Weekly Devotion

Overwhelmed By Anger

John 10:31-33 NLT – “Once again the people picked up stones to kill him. Jesus said, ‘At my Father’s direction I have done many good works. For which one are you going to stone me?’ They replied, ‘We’re stoning you not for any good work, but for blasphemy! You, a mere man, claim to be God.’”
A person’s anger can run very deep. Anger’s history can reveal a lifelong struggle to overcome resentment, bitterness, and hostility. Anger is easy … self-control is hard. There are a variety of causes for anger. Externally, we may become angry with others who tempt or entice us to do something morally wrong or against our better judgment. And we might get angry when someone lies or preys upon our vulnerability or weakness. Internally, we may become angry with ourselves for being gullible, buying into a lie, or participating in a sinful act—even though we knew it was wrong. We blame ourselves and often feel shame—living disgraced, dishonored, unworthy, or embarrassed in our own minds. God wants us to know there’s a better way to react.
Anger is a thief. A thief of peace, joy, and time. In today’s Scripture, the people become angry at Jesus to the point of wanting to kill Him. Jesus demonstrates forgiveness and does not respond with anger back toward the crowd. When we’re assured of our relationship with God, we can take responsibility for our own actions including our anger. And when we accept God’s forgiveness for our sins and extend that same forgiveness toward others, anger has no power over us. May we release whatever anger we may be feeling this week. May we all demonstrate the love of Jesus when others are angry toward us.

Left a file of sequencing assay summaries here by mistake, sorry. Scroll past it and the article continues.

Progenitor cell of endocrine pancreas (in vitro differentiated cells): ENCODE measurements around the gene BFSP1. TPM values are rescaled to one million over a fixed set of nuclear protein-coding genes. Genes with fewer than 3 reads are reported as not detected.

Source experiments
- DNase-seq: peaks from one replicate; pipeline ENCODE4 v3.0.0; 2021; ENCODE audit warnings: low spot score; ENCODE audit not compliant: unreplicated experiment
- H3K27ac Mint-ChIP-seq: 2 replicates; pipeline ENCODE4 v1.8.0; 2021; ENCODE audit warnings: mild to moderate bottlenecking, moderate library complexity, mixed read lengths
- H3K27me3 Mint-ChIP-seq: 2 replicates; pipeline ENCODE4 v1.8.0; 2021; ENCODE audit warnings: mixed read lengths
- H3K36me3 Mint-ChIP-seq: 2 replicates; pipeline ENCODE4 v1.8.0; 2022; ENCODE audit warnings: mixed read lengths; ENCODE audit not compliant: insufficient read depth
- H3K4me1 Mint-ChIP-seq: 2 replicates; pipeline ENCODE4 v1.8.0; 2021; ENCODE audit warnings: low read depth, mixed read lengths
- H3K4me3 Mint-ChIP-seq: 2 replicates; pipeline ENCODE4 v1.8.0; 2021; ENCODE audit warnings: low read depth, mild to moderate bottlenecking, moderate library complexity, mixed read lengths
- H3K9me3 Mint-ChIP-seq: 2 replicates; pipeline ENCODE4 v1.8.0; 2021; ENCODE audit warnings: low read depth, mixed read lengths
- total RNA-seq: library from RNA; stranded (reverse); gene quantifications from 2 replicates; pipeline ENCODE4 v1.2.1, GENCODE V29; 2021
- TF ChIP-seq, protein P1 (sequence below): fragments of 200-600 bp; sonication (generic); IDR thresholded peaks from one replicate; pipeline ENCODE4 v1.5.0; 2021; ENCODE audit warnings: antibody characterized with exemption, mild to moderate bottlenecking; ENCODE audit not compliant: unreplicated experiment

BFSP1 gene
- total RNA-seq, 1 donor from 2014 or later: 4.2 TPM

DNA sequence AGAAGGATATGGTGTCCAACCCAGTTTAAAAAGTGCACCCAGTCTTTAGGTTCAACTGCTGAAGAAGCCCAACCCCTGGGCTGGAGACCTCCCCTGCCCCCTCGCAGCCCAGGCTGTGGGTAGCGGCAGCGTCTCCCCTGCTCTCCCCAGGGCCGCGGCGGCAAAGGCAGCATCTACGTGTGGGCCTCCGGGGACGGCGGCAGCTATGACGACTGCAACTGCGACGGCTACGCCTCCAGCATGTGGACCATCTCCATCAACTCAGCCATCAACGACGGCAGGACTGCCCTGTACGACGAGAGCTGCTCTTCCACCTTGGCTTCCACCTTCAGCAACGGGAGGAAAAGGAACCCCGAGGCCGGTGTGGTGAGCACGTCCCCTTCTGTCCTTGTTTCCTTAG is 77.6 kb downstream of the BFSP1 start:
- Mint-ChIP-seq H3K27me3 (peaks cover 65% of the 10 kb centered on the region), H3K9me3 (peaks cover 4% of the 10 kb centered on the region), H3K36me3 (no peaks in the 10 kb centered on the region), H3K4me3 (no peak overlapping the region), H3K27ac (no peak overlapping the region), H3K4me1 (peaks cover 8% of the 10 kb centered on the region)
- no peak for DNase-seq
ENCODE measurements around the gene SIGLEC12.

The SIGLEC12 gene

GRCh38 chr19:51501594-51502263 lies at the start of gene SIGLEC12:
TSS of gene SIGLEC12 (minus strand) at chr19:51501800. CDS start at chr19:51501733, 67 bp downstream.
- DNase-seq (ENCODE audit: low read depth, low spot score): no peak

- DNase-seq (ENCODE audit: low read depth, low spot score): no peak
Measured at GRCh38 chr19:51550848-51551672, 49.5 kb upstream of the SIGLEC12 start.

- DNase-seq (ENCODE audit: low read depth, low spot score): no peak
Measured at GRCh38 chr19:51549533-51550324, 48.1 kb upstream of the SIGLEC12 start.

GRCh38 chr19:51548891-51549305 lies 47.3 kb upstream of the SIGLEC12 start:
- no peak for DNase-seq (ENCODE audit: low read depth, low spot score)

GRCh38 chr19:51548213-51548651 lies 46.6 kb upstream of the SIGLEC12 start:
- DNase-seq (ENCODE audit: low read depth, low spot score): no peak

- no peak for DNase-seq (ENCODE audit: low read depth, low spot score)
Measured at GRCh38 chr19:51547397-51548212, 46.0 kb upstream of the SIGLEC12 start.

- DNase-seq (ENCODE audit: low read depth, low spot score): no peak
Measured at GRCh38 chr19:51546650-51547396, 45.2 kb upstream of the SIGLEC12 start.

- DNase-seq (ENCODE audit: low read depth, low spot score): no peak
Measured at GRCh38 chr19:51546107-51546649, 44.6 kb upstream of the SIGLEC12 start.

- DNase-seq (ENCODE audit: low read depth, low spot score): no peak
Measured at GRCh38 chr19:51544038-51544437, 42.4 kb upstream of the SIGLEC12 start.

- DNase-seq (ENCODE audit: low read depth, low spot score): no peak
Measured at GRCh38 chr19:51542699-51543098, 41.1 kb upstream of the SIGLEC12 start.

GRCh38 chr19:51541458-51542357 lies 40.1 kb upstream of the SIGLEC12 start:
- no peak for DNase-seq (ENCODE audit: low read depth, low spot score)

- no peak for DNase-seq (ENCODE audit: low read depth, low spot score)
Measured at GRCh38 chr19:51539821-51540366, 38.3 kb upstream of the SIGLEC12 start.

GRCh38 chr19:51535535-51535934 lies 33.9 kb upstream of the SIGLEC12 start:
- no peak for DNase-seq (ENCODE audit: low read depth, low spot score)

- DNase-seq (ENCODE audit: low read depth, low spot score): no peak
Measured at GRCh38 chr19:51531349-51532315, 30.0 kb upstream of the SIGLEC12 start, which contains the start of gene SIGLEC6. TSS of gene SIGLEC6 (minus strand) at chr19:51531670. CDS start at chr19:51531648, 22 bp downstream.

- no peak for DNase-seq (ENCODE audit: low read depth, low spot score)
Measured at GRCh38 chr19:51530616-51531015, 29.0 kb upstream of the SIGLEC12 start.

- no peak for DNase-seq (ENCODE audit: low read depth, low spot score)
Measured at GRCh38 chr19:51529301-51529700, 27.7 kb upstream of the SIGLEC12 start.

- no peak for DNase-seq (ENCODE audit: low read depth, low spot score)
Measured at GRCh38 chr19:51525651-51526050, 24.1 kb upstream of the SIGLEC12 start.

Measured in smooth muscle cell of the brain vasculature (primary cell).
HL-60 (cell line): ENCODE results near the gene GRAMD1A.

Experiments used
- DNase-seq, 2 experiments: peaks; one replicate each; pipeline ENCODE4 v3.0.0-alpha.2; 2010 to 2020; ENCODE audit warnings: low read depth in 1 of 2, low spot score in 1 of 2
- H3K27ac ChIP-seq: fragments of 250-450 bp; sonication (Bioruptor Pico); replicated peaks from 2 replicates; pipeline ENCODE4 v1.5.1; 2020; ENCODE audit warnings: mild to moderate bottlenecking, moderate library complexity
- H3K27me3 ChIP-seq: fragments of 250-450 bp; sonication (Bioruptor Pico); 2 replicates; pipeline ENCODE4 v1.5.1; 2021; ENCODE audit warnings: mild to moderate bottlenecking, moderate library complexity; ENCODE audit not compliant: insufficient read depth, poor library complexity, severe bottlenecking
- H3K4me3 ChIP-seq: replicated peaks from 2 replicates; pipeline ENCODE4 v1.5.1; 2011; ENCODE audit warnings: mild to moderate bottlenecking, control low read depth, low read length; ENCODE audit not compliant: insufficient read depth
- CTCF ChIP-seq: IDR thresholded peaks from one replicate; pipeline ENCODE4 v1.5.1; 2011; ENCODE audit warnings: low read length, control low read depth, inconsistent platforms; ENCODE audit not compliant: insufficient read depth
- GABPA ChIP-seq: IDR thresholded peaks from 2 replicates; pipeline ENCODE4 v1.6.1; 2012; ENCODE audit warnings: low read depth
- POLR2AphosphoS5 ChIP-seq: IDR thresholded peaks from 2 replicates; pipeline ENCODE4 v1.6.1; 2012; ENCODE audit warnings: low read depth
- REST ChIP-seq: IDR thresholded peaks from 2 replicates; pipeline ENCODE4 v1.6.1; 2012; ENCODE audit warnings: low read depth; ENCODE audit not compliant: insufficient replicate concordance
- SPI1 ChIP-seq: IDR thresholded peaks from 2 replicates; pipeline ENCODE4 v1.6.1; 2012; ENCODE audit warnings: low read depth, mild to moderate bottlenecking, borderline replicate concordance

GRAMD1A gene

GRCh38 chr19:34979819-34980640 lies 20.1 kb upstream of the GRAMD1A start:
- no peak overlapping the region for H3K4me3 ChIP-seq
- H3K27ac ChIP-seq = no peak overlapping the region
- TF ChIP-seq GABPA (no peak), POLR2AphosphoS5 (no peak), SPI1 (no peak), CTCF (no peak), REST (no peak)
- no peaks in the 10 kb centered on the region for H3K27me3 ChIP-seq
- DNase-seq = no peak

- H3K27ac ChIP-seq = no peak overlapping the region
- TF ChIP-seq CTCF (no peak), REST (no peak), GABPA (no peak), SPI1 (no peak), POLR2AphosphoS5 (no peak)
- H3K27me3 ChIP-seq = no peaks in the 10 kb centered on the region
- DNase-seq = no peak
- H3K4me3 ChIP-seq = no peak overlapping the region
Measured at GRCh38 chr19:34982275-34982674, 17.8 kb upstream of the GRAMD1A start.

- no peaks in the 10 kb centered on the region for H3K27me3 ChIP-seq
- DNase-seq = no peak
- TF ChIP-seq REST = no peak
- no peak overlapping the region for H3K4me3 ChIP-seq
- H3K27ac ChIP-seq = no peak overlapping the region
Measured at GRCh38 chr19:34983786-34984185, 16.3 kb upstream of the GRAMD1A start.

Questions To Consider:
When have you witnessed someone who was angry? How did it make you feel?
Are there certain things that trigger anger in you? What makes you most upset?
When was the last time you were angry? What happened?
When you are angry what helps you get over it?
In Christ’s love and service,

Pastor Paul Marzahn

Overwhelmed – By Anxiety

“There was a lot of grumbling about him among the crowds. Some argued, ‘He’s a good man,’ but others said, ‘He’s nothing but a fraud who deceives the people.’” John‬ ‭7:12‬ ‭NLT‬‬